Our Guide To Building Your Own Home Studio

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Our Guide To Building Your Own Home Studio

Words by Patrick Marshal

Whether you have a keen interest in music and the laptop looks more enticing than your guitar, or you’ve seen the odd Mass Appeal ‘Rhythm Roulette’ video and been inspired to make something similar, or you have always wondered what goes into to making your favourite tune, then this is the place for you.

The mecca of home made studios comes from the likes of Hans Zimmer and his ‘Vienesse brothel’ looking ">studio filled with old modular synths he bought when digital was coming into fashion, back in the early 80’s. Dudes been in it a quick second. If you want something to aspire to and have a spare mini documentary slot to fill in your afternoon check this mans studio. For the historical bedroom producer comes the likes of Richard Wagner, who created the Bayreuth Festspiele in Germany in the late 1800’s solely for the perfection of sound for when orchestras and operas were to play – Incredible! Junkie XL do Youtube videos exploring his and others extravaganza studios, which features make the most advanced tech-head drool.

Hans Zimmer’s lush home studio.

The lists of albums and records made in home studios was already extensive before the laptop became the musical weapon of choice for many. Bon Iver, Rolling Stones, Bruce Springsteen and more have all been the subjects to ingenuity.

So you might be a complete beginner and your wandering how to get started. First things first is to find out the computer that is most viable for the DAW you wish to try, then is the audio interface to record and to plugin in instruments into your computer, next thing is to find a solid microphone and stand, next you are going to want to grab some decent studio monitors, then some good headphones, a MIDI controller, acoustic insulation for your walls and some good essential hard drives. A few of these items can be skipped or lessened depending on how serious you are about it but a studio works best if the majority or all of these pieces are in place.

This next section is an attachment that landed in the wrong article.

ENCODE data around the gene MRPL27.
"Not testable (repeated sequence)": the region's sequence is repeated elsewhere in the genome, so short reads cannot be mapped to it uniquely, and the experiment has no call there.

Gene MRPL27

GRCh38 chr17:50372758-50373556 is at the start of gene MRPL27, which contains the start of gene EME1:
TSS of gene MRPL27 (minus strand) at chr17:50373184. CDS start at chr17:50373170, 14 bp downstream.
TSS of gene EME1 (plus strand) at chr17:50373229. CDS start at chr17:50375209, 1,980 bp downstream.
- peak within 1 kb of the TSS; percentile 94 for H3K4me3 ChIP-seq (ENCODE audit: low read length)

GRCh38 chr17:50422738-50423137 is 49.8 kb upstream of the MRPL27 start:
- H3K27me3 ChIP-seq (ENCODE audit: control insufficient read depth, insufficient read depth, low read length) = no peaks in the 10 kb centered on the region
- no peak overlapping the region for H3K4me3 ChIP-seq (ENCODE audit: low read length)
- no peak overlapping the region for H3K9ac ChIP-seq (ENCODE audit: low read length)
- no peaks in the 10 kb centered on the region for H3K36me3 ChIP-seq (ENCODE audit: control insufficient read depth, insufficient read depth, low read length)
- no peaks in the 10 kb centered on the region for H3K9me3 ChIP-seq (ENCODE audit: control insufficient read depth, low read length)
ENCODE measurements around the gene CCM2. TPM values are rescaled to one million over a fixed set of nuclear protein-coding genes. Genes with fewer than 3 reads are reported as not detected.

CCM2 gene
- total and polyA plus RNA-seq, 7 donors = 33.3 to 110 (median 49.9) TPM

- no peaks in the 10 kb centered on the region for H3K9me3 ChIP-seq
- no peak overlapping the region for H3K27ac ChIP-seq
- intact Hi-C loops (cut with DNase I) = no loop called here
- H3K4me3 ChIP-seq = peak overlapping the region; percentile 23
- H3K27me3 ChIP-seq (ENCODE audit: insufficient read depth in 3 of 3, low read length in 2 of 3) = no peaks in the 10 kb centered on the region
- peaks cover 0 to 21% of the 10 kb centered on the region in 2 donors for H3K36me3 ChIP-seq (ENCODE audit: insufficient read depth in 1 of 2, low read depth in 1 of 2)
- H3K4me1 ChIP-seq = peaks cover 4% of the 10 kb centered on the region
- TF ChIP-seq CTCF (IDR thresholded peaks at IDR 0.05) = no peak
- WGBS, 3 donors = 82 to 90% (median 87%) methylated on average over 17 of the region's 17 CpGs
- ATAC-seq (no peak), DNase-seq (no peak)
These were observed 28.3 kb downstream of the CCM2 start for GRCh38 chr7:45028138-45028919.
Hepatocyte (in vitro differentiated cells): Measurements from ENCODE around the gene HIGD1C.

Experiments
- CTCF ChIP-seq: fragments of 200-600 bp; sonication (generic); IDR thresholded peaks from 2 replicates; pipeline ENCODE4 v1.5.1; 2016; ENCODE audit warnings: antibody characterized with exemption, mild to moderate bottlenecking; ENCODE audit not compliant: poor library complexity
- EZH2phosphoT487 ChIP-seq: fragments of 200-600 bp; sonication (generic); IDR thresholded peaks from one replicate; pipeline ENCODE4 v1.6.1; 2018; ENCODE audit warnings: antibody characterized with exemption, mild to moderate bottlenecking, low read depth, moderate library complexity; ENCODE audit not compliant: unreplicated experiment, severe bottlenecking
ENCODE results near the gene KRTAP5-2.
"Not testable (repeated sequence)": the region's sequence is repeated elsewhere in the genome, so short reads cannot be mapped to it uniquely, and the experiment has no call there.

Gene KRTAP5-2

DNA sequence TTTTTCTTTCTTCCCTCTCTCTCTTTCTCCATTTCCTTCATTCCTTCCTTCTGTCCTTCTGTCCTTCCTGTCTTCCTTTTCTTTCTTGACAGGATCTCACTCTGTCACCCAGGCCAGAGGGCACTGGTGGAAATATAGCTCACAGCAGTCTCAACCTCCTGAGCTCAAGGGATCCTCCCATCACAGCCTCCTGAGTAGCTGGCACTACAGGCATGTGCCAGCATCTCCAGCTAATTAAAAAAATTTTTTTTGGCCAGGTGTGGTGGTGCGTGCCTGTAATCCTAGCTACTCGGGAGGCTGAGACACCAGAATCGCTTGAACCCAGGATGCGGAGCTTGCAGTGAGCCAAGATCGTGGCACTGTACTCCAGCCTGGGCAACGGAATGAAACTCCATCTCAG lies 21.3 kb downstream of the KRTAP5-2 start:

Flume’s home studio.

Improvement in a home studio often can come at the realisation of the artist that they are static and restricted by the sounds they are allowed to make through the equipment they have or do not have, when this happens is a signal to branch out and start looking for something new. My advice is do your research, look up websites like Equipboard, look up Youtube related videos and tutorials on how to use those pieces and then make an informed decision to buy that tool.

Your studio once started is always in a state of evolution and these don’t have to just be hardware either, software plays a very integral role in how the mesh of a studio is fleshed out. Plugin reviews and obscure forums for days.

Studio gear is something that can be a big learning curve, it is often advised to find what works for you and stick with it, whether that is the DAW, plugin or synthesizer.

A temple, a sanctuary, a fun little side project for mixing your mates demos, the studio is a fine art and an essential for the 21st century musician.


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